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The socio-environmental history of the Peloponnese during the Holocene: Towards an integrated understanding of the past
Uppsala University, Disciplinary Domain of Humanities and Social Sciences, Faculty of Arts, Department of Archaeology and Ancient History, Classical archaeology and ancient history.
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2016 (English)In: Quaternary Science Reviews, ISSN 0277-3791, E-ISSN 1873-457X, Vol. 136, 40-65 p.Article in journal (Refereed) Published
Abstract [en]

Published archaeological, palaeoenvironmental, and palaeoclimatic data from the Peloponnese in Greece are compiled, discussed and evaluated in order to analyse the interactions between humans and the environment over the last 9000 years. Our study indicates that the number of human settlements found scattered over the peninsula have quadrupled from the prehistoric to historical periods and that this evolution occurred over periods of climate change and seismo–tectonic activity. We show that societal development occurs both during periods of harsh as well as favourable climatic conditions. At some times, some settlements develop while others decline. Well-known climate events such as the 4.2 ka and 3.2 ka events are recognizable in some of the palaeoclimatic records and a regional decline in the number and sizes of settlements occurs roughly at the same time, but their precise chronological fit with the archaeological record remains uncertain. Local socio-political processes were probably always the key drivers behind the diverse strategies that human societies took in times of changing climate. The study thus reveals considerable chronological parallels between societal development and palaeoenvironmental records, but also demonstrates the ambiguities in these correspondences and, in doing so, highlights some of the challenges that will face future interdisciplinary projects. We suggest that there can be no general association made between societal expansion phases and periods of advantageous climate. We also propose that the relevance of climatic and environmental regionality, as well as any potential impacts of seismo-tectonics on societal development, need to be part of the interpretative frameworks.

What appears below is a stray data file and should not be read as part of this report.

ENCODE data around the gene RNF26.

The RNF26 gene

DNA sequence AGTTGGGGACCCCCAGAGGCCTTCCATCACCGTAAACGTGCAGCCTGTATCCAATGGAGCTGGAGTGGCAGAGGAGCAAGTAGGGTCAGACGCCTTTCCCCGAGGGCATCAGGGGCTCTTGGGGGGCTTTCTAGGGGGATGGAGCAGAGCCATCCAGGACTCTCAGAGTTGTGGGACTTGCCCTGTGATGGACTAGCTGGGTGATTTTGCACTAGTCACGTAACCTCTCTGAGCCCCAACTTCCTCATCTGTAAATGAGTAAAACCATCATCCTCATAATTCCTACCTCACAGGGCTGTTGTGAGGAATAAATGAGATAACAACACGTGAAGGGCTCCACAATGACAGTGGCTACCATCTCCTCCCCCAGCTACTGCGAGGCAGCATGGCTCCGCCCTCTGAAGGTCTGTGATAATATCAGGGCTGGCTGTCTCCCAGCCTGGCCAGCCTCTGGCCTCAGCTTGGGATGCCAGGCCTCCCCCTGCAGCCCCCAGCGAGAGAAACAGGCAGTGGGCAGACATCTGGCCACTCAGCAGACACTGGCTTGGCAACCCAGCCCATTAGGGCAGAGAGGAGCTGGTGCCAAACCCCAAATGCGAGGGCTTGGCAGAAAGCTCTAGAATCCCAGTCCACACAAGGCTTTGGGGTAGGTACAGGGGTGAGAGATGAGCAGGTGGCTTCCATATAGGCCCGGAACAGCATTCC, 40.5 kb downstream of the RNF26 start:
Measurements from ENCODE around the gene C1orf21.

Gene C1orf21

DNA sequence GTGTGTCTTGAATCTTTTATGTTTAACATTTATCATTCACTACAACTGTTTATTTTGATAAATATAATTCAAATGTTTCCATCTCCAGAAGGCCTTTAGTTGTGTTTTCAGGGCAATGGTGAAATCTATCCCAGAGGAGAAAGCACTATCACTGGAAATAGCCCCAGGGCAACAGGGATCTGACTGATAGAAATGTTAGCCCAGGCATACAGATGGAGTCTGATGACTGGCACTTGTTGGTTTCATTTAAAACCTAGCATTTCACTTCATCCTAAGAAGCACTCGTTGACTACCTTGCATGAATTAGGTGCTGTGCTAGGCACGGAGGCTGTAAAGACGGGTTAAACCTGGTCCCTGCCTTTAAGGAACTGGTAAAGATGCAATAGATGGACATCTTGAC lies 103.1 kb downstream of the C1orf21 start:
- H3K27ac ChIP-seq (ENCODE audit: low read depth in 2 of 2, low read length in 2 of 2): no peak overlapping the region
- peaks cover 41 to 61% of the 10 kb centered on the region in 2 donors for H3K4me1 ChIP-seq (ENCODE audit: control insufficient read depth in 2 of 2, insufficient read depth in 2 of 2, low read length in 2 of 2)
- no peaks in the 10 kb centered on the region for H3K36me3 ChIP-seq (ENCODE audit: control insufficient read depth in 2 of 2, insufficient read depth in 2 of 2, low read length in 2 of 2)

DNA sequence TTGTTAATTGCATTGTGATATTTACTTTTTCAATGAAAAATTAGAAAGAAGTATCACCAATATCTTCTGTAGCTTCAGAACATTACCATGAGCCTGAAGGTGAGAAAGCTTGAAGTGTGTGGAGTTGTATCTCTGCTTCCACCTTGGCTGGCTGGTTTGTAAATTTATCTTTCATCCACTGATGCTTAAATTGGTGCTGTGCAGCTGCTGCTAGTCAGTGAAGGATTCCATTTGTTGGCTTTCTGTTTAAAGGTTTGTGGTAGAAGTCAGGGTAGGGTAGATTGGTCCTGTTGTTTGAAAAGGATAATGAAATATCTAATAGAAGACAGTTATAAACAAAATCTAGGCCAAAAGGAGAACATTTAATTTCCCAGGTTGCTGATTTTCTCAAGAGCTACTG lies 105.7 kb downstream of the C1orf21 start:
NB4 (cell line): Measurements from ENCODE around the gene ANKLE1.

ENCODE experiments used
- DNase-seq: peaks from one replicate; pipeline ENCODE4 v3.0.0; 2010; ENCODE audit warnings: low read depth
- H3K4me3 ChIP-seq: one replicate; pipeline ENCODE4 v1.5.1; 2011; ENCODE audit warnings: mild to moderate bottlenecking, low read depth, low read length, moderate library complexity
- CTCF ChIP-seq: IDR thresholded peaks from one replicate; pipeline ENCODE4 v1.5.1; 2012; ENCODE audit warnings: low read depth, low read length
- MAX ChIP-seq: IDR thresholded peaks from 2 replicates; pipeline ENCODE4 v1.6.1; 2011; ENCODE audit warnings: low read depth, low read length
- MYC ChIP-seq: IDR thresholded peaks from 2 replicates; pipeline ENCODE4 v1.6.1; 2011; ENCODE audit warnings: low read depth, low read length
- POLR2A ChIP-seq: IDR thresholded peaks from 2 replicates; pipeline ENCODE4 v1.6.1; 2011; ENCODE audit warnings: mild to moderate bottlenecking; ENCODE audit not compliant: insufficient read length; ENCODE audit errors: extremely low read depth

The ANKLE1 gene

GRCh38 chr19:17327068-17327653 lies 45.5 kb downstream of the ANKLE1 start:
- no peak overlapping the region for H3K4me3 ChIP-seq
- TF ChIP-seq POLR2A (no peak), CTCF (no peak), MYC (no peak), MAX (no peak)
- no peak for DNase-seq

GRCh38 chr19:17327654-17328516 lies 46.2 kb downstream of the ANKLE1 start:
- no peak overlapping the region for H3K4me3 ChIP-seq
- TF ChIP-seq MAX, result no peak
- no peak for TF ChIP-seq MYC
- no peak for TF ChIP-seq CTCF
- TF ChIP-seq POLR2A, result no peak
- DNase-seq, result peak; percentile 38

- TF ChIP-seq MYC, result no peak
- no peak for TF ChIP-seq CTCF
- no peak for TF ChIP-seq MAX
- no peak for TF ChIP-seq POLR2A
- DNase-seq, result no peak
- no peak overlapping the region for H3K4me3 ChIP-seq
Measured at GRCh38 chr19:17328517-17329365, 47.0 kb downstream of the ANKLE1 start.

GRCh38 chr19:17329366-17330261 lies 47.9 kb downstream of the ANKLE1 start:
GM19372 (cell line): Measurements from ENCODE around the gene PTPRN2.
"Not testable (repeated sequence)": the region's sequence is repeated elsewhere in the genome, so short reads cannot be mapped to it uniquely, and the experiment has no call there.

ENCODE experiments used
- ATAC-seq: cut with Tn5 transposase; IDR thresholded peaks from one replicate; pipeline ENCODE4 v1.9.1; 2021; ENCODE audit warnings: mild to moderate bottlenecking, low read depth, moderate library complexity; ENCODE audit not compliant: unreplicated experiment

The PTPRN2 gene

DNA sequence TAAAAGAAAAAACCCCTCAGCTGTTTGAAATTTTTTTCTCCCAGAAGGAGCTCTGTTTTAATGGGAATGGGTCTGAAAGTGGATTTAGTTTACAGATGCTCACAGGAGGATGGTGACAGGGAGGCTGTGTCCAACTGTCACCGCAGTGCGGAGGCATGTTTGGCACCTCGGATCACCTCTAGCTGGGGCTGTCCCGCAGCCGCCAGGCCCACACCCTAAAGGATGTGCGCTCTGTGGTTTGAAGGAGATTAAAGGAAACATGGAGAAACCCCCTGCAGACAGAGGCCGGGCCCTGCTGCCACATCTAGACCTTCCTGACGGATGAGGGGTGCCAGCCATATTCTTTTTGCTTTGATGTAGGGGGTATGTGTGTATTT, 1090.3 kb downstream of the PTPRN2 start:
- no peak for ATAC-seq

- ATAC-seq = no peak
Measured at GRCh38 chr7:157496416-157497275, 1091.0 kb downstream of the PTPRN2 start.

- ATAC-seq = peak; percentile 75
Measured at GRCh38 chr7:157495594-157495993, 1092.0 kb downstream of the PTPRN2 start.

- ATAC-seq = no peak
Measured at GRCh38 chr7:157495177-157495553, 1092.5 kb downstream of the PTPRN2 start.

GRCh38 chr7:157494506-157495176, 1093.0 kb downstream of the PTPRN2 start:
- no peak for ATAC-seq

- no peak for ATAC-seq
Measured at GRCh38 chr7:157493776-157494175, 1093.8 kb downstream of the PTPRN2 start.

Place, publisher, year, edition, pages
2016. Vol. 136, 40-65 p.
Keyword [en]
Human–environment–climate interaction; Paleoenvironment; Palaeoclimate; Archaeology; History; Peloponnese; Greece
National Category
Classical Archaeology and Ancient History
Research subject
Classical Archaeology and Ancient History
URN: urn:nbn:se:uu:diva-274520DOI: 10.1016/j.quascirev.2015.10.042ISI: 000372694000004OAI: oai:DiVA.org:uu-274520DiVA: diva2:896703
Swedish Research Council, 421-2011-2014

Special Issue: Mediterranean Holocene Climate, Environment and Human Societies

Available from: 2016-01-22 Created: 2016-01-22 Last updated: 2016-07-26Bibliographically approved

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